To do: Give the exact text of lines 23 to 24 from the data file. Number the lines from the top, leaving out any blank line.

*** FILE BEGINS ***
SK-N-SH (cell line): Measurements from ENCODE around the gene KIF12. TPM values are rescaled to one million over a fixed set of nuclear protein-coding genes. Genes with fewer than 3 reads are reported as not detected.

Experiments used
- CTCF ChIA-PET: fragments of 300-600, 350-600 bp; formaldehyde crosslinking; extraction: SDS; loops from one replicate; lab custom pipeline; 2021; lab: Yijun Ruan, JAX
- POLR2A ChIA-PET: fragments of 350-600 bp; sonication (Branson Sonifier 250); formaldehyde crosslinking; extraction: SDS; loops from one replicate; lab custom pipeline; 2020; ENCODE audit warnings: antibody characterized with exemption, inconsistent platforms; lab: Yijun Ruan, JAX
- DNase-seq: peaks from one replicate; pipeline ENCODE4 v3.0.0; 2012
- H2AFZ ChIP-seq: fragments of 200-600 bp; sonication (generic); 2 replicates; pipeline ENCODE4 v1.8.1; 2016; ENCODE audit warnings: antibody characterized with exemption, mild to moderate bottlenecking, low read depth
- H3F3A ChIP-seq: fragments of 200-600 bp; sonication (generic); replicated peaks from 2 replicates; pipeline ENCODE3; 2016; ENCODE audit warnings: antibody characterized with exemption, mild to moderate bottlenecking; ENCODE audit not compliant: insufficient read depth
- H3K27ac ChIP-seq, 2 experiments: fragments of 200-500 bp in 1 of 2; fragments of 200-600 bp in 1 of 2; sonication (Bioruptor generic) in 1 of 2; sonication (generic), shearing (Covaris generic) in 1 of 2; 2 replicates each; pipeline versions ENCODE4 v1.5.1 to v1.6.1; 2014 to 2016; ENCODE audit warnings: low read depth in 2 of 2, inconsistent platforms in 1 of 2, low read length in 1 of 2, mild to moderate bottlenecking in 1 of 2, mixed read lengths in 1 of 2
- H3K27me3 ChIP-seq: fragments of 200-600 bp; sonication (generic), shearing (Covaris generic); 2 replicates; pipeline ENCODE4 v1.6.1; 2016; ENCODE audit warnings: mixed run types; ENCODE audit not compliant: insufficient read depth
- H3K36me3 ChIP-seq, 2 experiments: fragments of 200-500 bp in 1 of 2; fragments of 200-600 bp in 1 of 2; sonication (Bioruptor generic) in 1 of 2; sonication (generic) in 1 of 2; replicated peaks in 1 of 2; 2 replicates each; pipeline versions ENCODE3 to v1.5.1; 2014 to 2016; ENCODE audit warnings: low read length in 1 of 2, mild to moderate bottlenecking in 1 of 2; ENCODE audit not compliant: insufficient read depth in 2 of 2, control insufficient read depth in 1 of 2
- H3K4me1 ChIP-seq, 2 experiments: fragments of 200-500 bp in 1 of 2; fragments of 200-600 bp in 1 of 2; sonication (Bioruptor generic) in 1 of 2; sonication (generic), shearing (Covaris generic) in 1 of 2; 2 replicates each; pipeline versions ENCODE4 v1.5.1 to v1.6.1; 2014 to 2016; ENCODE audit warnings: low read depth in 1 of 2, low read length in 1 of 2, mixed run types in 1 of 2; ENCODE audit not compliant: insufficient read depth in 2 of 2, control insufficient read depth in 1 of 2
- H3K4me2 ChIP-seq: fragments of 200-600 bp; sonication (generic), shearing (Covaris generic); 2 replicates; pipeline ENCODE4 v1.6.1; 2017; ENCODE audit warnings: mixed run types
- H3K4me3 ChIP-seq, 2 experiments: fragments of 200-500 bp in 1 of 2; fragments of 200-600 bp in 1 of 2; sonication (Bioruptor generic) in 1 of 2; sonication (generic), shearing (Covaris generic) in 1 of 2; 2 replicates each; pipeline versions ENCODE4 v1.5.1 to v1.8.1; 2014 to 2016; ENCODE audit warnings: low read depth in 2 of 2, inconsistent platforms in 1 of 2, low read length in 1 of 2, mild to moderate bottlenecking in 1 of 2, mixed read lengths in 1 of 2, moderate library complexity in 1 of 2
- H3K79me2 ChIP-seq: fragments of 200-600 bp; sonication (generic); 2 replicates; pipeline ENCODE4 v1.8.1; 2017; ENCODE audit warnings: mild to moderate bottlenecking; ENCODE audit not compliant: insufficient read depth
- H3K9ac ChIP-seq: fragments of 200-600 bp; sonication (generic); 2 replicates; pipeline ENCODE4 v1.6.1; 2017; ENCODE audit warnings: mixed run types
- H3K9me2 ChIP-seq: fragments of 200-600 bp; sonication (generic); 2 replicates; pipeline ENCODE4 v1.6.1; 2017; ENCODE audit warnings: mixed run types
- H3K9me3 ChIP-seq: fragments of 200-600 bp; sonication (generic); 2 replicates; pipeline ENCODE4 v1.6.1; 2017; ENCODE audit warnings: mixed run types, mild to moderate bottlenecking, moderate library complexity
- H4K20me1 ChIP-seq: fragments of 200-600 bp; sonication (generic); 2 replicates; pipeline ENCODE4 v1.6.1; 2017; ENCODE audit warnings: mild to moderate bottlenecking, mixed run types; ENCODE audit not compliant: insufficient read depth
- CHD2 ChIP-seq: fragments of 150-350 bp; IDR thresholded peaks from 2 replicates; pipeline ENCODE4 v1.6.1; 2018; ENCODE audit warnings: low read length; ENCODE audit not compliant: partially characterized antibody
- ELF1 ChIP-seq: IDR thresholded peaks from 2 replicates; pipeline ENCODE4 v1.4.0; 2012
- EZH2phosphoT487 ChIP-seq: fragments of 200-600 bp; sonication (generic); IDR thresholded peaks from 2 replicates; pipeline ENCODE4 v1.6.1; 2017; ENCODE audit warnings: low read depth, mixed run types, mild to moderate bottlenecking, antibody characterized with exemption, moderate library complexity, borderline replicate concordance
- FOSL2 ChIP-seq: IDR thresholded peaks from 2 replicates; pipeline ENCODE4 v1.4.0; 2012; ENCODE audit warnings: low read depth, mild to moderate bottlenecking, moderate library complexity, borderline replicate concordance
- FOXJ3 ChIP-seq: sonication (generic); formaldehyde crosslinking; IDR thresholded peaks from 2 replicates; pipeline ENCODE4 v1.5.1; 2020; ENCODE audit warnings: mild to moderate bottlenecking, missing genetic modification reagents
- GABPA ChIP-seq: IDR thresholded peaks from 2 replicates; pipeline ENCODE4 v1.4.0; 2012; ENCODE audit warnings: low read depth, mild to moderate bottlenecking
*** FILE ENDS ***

- FOXJ3 ChIP-seq: sonication (generic); formaldehyde crosslinking; IDR thresholded peaks from 2 replicates; pipeline ENCODE4 v1.5.1; 2020; ENCODE audit warnings: mild to moderate bottlenecking, missing genetic modification reagents
- GABPA ChIP-seq: IDR thresholded peaks from 2 replicates; pipeline ENCODE4 v1.4.0; 2012; ENCODE audit warnings: low read depth, mild to moderate bottlenecking